Hello Friends and Family,

Link to this year's index by clicking here.

Arizona Railway Museum - Part 3

Wheels One of the most interesting aspects of seeing these magnificent trains up close is the opportunity to see the working elements up close. The scaled down version in my Lionel train was pretty simple — the wheels were button size disks of steel mounted on a molded carriage.

There is a lot more to the real thing. For instance, Steve pointed out a detail on the bogie (the chassis carrying the wheels) — specifically, the wheel bearings which are sealed with lubricant in modern trains — in the photo you can see the cover plate which provides that seal. In older trains, it was not sealed — often experiencing overheating due to loss of lubricant. Railroad people called this a "hot box" — a condition which can result in a fire.

Brake Coupler And once you get a train started, you have to have a method of slowing it down and stopping it. Here is a brake shoe not unlike those that used to be used on automobiles (most cars now use disk brakes). And if you think about it, if you only had brakes on the engine, the train could never stop in a reasonable distance. Thus you had to have brakes on each car. So how do you apply the brakes on all cars simultaneously?

Well, how about using a "brake pipe" — interconnected pipes and hoses using air pressure to apply the brakes? This is one detail that was not in my Lionel set — there was only the coupling to connect the cars to each other and the locomotive. Of course my cars had a magnetic release so that when you position a coupler over an electromagnet embedded in the track and then pressed a button, the coupling would release and the cars would separate. I used to practice running the train at full speed over the electromagnet and pressing the button to uncouple the cars as the train was still moving. Simple things can capture the imagination of young kids.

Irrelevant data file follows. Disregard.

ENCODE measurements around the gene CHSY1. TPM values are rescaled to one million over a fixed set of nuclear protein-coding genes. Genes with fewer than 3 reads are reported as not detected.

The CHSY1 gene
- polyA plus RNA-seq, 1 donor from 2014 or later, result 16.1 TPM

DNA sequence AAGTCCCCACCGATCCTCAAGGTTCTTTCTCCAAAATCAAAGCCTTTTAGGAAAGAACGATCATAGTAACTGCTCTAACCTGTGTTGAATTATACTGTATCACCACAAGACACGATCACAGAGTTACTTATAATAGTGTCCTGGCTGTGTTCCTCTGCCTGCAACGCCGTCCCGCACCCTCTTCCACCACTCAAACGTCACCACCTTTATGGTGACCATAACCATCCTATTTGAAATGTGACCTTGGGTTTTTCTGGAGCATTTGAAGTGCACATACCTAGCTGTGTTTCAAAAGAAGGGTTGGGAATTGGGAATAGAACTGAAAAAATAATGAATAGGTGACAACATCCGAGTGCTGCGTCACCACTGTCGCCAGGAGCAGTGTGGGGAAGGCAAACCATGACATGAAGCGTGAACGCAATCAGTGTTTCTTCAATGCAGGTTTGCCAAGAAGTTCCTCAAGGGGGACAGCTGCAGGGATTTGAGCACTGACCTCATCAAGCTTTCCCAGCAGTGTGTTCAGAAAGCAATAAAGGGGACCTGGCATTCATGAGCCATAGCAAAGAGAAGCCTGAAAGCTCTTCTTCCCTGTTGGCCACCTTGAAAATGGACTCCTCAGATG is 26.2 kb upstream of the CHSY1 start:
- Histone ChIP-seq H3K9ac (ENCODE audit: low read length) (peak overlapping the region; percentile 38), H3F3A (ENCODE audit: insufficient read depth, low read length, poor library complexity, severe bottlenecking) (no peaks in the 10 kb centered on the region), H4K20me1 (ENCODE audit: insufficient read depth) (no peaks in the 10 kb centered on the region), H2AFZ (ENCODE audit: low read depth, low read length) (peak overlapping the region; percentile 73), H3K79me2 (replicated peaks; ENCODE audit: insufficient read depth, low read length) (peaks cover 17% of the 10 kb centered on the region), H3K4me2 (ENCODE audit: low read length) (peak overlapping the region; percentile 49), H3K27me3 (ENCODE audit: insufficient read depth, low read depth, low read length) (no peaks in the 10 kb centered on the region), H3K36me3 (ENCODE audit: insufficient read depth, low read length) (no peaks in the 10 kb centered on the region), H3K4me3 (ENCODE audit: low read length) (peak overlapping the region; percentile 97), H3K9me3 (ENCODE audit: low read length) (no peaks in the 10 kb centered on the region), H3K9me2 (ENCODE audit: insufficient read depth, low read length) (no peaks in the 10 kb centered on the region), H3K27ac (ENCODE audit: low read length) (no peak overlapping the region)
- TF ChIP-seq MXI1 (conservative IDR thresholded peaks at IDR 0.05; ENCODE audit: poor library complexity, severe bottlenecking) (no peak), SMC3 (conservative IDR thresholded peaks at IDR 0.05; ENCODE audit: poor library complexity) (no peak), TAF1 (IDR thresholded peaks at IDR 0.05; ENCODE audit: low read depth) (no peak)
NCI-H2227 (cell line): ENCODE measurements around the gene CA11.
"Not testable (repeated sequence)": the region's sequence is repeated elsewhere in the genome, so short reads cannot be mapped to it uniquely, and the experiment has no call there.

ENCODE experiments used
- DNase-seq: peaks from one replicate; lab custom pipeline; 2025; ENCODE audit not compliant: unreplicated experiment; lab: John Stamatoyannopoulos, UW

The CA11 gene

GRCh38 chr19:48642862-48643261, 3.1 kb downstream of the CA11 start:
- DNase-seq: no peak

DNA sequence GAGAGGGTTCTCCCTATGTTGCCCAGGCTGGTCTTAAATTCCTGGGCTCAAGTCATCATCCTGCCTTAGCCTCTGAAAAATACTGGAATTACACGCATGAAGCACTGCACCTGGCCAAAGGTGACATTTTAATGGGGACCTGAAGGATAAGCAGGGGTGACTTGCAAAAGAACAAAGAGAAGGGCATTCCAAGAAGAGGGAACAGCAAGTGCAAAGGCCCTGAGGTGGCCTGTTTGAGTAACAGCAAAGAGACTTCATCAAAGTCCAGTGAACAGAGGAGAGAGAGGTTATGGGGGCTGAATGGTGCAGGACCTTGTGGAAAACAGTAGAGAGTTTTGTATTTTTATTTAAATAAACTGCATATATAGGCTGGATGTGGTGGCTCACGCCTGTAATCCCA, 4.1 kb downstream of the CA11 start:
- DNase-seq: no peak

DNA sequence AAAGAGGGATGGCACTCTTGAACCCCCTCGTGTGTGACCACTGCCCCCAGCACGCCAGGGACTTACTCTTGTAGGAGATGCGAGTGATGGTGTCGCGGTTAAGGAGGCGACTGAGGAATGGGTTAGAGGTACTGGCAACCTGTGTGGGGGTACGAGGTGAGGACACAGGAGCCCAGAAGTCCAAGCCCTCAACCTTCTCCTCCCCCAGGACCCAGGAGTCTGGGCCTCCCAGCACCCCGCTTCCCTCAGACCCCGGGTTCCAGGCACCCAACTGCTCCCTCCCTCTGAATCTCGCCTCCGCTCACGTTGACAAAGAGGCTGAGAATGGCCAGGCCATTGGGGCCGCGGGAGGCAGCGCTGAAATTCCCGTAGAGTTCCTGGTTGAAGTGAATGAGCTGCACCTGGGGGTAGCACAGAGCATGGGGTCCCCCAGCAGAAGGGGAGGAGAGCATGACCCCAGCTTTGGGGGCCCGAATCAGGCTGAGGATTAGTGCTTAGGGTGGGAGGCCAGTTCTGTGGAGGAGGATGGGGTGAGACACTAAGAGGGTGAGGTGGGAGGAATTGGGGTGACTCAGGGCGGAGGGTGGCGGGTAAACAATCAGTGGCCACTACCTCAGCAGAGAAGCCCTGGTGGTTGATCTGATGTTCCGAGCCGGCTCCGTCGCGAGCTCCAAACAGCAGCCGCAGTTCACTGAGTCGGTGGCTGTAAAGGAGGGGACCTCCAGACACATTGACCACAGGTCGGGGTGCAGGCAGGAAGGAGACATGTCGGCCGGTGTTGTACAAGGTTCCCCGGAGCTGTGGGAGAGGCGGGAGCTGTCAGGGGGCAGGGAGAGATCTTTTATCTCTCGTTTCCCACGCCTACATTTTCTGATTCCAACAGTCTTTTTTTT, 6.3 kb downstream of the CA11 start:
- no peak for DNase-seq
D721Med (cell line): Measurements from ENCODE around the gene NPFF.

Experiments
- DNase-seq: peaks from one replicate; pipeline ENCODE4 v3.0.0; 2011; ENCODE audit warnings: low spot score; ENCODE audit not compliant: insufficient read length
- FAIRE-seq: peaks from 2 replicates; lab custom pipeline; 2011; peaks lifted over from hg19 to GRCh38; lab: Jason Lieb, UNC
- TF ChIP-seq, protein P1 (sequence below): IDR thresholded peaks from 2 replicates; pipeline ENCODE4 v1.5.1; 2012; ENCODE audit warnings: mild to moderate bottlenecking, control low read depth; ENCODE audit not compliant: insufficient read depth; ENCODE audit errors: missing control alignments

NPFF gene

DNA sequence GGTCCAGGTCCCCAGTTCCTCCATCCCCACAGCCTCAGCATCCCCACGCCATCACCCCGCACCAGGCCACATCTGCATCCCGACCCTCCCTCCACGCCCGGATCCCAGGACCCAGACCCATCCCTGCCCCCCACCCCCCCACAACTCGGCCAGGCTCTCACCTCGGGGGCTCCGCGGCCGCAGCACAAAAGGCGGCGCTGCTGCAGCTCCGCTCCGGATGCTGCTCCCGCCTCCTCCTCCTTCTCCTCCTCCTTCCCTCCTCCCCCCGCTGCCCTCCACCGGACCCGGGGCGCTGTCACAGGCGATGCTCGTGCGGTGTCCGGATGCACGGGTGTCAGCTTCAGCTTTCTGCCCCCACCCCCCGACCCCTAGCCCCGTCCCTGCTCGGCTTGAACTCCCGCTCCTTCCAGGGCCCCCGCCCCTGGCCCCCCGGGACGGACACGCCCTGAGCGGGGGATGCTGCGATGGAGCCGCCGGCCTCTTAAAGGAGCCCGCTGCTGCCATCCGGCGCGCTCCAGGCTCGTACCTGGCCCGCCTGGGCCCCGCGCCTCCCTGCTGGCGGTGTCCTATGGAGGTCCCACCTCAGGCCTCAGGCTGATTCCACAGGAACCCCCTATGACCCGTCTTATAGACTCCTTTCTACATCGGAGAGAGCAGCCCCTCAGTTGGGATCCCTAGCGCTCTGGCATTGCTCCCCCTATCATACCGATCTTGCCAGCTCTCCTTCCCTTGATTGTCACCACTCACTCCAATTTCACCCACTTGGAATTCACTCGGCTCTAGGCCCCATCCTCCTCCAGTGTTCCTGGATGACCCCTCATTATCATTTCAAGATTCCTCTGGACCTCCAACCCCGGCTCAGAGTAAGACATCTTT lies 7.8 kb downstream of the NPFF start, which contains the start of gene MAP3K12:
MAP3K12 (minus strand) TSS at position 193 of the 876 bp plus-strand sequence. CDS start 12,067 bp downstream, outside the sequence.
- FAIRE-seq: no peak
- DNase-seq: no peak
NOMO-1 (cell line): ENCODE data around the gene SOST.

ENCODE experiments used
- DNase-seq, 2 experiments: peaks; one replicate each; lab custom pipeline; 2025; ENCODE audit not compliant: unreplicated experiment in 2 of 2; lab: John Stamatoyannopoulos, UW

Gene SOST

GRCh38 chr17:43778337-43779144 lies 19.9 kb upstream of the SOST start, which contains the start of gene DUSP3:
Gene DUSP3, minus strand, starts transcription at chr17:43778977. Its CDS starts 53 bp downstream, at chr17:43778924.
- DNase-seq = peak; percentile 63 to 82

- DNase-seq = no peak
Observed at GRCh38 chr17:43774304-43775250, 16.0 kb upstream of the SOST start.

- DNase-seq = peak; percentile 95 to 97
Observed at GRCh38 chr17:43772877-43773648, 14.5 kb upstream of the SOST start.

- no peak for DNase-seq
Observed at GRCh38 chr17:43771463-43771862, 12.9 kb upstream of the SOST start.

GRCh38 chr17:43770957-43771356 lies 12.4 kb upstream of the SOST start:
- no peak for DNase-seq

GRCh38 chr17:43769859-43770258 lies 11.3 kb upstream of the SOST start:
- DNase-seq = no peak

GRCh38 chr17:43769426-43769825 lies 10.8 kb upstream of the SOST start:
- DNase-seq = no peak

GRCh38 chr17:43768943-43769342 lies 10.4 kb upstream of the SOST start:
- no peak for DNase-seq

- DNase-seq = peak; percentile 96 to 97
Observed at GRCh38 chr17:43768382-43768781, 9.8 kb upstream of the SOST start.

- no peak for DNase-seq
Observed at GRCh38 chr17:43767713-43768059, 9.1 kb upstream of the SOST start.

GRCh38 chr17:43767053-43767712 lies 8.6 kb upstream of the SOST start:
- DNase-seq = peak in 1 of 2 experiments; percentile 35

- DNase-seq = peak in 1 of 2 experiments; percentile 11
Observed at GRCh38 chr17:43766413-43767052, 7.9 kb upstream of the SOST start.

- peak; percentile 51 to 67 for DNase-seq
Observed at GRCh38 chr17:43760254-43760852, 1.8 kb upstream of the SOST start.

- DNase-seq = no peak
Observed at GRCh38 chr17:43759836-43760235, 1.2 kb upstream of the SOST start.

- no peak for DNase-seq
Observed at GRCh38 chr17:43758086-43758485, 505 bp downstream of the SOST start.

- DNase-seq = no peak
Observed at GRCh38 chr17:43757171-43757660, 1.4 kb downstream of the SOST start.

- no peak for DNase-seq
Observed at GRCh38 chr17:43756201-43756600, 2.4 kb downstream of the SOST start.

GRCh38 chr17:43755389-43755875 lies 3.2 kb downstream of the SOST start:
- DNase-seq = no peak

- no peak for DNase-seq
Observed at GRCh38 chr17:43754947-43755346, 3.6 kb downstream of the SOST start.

Leaf Springs The cars needed a suspension just like an automobile or truck — here they used a combination of coil springs and leaf springs. Just look how big these are!

Generator As I wondered about, absorbing it all, I found this set of pulleys and belts. I guessed and Steve confirmed that this is, in fact, an electrical generator. These were found on some cars, generating electricity to power the lights, etc. but also charging batteries which then powered the lights when the train stopped. This is the kind of detail I find so facinating — and which I would never have learned without a trip to the Arizona Railway Museum.

Superintendent's Car As I wondered the far end of the park, I encountered this recent donation to the museum, a Superintendent's Car. Built by Pullman and in service from 1927 to 1966. Clearly you can see it is in a state of disrepair — the volunteers are now beginning to work on refurbishment.

Restoration Here you can see another car that is undergoing restoration. Note how they have stripped down the exterior to the underlying structure. They want this restoration to last.

Horse Car Here is another car that has been partially restored — specifically a Horse Car. The car was built as a heavyweight car with full opening end doors. It was later converted to a postal storage car.

Steve told me that they have some of the original stable walls and have acquired some from another horse car. They also obtained a fiberglass horse that was sold at an unclaimed item auction by the Tempe Police Department. Cost? $1.00.

This will be a real jewel in their collection once they complete the restoration.

Caboose This caboose, TC & GB #1, is one of those restored jewels. This is a woodside caboose built in the Phelps Dodge (copper mining company) shops in 1944. For many years, it was used for passenger service between Gila Bend and Ajo (both in Arizona). Note that the one-way fare was only $0.97 and round-trip fare was $1.94 — children were half-price.


Caboose interior The interior configuration is quite unusual because there are separate bathrooms for men and women. Steve pointed out an insulated box for holding ice and a water dispenser with both room temperature and cold water (cooled by ice from that insulated box).

There is a water tank on the roof providing water storage. One end of the car has side doors for loading freight.

Stained Glass What an incredible job the volunteers have done restoring this car. Note the stained glass in the domed part of the car. Incredible.

This concludes our trip to the Arizona Railway Museum, for now. Steve has offered to give me a behind the scene tour. I look forward to scheduling that in the not-too-distant future.

 Life is good.

 B. David